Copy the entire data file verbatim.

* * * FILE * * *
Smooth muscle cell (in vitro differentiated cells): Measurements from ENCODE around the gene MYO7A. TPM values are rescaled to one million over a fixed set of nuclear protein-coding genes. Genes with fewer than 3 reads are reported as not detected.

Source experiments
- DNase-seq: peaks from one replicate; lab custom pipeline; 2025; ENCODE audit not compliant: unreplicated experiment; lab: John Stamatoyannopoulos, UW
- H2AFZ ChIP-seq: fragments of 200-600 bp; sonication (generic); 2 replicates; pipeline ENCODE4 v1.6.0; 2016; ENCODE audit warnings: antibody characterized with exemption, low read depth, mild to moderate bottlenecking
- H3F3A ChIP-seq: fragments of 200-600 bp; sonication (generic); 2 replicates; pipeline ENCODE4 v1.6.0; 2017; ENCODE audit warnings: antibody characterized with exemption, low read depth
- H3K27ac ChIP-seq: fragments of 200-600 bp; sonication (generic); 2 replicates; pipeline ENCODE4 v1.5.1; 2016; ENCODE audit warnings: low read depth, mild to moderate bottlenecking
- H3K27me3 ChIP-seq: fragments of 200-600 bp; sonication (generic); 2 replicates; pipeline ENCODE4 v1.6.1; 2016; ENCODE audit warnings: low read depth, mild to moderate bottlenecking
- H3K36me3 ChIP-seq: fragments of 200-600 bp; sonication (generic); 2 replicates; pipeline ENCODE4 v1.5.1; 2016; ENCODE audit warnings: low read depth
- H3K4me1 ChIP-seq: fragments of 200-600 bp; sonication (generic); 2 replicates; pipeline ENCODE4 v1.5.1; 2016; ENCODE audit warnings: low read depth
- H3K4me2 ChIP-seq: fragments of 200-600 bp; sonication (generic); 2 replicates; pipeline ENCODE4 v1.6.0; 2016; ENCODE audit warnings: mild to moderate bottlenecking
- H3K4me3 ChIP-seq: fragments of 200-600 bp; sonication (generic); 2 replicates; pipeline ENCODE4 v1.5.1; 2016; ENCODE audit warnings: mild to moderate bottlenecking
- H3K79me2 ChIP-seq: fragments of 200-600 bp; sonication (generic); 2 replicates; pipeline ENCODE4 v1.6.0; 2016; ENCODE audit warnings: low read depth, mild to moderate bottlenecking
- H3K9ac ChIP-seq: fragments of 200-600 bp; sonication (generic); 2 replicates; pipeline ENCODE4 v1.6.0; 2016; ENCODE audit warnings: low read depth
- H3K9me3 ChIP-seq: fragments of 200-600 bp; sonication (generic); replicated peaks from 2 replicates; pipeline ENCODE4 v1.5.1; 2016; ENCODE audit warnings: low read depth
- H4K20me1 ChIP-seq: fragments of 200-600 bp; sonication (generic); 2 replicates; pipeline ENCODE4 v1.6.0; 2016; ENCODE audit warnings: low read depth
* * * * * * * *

Smooth muscle cell (in vitro differentiated cells): Measurements from ENCODE around the gene MYO7A. TPM values are rescaled to one million over a fixed set of nuclear protein-coding genes. Genes with fewer than 3 reads are reported as not detected.

Source experiments
- DNase-seq: peaks from one replicate; lab custom pipeline; 2025; ENCODE audit not compliant: unreplicated experiment; lab: John Stamatoyannopoulos, UW
- H2AFZ ChIP-seq: fragments of 200-600 bp; sonication (generic); 2 replicates; pipeline ENCODE4 v1.6.0; 2016; ENCODE audit warnings: antibody characterized with exemption, low read depth, mild to moderate bottlenecking
- H3F3A ChIP-seq: fragments of 200-600 bp; sonication (generic); 2 replicates; pipeline ENCODE4 v1.6.0; 2017; ENCODE audit warnings: antibody characterized with exemption, low read depth
- H3K27ac ChIP-seq: fragments of 200-600 bp; sonication (generic); 2 replicates; pipeline ENCODE4 v1.5.1; 2016; ENCODE audit warnings: low read depth, mild to moderate bottlenecking
- H3K27me3 ChIP-seq: fragments of 200-600 bp; sonication (generic); 2 replicates; pipeline ENCODE4 v1.6.1; 2016; ENCODE audit warnings: low read depth, mild to moderate bottlenecking
- H3K36me3 ChIP-seq: fragments of 200-600 bp; sonication (generic); 2 replicates; pipeline ENCODE4 v1.5.1; 2016; ENCODE audit warnings: low read depth
- H3K4me1 ChIP-seq: fragments of 200-600 bp; sonication (generic); 2 replicates; pipeline ENCODE4 v1.5.1; 2016; ENCODE audit warnings: low read depth
- H3K4me2 ChIP-seq: fragments of 200-600 bp; sonication (generic); 2 replicates; pipeline ENCODE4 v1.6.0; 2016; ENCODE audit warnings: mild to moderate bottlenecking
- H3K4me3 ChIP-seq: fragments of 200-600 bp; sonication (generic); 2 replicates; pipeline ENCODE4 v1.5.1; 2016; ENCODE audit warnings: mild to moderate bottlenecking
- H3K79me2 ChIP-seq: fragments of 200-600 bp; sonication (generic); 2 replicates; pipeline ENCODE4 v1.6.0; 2016; ENCODE audit warnings: low read depth, mild to moderate bottlenecking
- H3K9ac ChIP-seq: fragments of 200-600 bp; sonication (generic); 2 replicates; pipeline ENCODE4 v1.6.0; 2016; ENCODE audit warnings: low read depth
- H3K9me3 ChIP-seq: fragments of 200-600 bp; sonication (generic); replicated peaks from 2 replicates; pipeline ENCODE4 v1.5.1; 2016; ENCODE audit warnings: low read depth
- H4K20me1 ChIP-seq: fragments of 200-600 bp; sonication (generic); 2 replicates; pipeline ENCODE4 v1.6.0; 2016; ENCODE audit warnings: low read depth